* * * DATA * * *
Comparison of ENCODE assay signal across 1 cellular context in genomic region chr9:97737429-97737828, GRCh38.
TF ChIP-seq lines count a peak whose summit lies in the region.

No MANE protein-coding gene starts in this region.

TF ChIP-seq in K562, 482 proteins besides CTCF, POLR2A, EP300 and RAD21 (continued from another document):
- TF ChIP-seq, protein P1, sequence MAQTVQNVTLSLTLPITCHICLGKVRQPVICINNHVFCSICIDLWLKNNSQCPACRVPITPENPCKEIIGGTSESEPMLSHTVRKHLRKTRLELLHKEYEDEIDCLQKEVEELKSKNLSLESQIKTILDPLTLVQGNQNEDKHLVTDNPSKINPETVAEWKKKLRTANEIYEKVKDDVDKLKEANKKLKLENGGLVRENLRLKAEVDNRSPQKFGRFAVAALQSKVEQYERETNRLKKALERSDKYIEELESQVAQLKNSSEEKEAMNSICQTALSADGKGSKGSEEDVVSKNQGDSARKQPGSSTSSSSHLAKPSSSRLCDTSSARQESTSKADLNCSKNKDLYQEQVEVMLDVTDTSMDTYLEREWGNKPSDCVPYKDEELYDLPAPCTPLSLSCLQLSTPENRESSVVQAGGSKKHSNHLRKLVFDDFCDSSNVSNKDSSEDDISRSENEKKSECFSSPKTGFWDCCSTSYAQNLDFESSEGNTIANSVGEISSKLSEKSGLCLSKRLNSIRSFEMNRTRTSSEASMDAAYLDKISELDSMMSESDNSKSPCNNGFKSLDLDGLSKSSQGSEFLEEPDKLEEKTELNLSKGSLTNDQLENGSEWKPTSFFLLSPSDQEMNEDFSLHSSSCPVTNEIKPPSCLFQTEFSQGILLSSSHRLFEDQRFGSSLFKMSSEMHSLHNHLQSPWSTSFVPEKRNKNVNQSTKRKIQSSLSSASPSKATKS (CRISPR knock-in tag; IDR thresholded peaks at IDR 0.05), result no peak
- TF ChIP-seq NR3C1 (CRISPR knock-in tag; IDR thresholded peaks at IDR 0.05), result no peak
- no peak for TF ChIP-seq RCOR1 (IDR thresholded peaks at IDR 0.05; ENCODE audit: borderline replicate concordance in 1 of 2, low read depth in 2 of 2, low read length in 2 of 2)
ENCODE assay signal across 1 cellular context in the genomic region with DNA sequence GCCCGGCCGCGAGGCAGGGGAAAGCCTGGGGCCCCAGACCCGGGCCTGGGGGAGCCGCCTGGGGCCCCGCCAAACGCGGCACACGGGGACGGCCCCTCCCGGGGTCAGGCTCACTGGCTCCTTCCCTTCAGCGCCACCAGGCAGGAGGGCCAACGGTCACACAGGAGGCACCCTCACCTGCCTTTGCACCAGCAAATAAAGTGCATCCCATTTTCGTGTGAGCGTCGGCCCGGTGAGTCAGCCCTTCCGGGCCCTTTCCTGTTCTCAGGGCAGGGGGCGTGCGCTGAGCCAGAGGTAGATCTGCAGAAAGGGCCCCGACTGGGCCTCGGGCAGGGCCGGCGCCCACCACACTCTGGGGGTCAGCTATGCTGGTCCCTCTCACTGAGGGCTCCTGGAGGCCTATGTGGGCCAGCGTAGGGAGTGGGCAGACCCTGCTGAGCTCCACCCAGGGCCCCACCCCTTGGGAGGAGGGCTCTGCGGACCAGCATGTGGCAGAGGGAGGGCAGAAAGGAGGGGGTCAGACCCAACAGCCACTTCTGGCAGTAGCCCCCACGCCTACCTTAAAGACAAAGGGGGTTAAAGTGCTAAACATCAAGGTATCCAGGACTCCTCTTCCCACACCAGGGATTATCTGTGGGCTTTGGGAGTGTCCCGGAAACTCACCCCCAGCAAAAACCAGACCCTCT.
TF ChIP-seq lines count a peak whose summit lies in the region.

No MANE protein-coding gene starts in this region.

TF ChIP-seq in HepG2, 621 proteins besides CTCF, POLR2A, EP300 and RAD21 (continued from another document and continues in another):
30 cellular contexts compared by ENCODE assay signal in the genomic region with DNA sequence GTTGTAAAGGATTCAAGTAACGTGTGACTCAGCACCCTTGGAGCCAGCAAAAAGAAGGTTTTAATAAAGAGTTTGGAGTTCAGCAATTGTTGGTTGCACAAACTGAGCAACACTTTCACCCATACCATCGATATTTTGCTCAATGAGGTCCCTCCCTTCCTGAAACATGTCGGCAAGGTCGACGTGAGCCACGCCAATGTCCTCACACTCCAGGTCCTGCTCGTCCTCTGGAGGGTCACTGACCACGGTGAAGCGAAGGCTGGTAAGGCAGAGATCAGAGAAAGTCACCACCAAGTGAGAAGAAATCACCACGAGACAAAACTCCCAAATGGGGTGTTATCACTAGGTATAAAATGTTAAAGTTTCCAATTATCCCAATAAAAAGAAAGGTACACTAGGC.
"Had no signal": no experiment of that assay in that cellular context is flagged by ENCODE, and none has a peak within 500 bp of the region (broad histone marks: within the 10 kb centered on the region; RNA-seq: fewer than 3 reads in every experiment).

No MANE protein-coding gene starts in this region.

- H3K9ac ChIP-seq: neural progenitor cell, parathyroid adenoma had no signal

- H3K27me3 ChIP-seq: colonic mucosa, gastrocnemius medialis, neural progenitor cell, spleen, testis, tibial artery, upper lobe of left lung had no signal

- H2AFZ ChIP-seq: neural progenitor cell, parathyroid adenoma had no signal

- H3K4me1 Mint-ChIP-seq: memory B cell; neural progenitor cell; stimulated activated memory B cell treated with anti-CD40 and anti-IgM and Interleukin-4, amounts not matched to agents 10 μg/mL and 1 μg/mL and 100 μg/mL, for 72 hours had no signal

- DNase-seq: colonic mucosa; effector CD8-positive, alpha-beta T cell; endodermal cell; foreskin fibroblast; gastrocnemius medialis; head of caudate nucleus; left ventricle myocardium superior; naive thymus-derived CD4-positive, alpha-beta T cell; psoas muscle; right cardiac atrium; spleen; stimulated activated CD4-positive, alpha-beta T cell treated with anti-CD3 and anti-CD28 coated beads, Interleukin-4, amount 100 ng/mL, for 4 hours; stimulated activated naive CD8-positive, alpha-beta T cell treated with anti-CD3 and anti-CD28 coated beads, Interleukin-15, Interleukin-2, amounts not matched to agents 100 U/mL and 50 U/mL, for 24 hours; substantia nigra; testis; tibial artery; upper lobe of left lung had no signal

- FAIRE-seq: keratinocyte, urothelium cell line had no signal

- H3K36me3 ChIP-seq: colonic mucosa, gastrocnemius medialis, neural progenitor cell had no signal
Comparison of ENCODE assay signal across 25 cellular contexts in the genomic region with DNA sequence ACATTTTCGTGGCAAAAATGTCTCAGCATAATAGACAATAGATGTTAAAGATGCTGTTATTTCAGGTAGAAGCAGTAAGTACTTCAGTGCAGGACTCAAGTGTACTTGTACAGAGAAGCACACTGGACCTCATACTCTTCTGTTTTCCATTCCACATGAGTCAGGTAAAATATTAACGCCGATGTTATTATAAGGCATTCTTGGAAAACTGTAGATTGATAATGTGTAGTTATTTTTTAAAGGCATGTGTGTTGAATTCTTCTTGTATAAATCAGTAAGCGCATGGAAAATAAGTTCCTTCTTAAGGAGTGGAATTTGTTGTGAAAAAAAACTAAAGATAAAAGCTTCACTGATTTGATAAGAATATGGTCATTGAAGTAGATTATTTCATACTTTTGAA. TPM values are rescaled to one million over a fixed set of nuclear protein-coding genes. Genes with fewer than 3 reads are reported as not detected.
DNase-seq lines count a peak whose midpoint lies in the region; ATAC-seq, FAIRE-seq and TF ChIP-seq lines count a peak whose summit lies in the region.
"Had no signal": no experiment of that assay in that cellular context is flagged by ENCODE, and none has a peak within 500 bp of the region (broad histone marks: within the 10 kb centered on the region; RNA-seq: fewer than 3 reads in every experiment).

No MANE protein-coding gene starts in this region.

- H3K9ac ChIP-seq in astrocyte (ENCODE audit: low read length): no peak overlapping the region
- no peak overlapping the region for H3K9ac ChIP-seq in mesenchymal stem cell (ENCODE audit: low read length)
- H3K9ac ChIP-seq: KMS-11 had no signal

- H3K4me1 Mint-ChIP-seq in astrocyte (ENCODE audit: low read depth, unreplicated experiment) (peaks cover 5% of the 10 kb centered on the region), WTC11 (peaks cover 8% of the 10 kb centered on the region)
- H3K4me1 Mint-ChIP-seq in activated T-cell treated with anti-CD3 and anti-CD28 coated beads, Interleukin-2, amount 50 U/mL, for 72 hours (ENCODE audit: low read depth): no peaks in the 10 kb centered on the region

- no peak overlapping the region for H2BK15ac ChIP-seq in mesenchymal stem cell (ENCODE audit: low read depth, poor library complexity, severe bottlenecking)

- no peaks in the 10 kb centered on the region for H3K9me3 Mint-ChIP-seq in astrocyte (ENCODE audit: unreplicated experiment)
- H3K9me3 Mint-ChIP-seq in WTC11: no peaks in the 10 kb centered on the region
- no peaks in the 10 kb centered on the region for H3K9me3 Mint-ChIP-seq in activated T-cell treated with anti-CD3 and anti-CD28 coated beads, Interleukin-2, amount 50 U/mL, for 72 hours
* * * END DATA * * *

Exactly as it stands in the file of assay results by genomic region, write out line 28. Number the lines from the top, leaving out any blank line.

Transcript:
- H3K9ac ChIP-seq: KMS-11 had no signal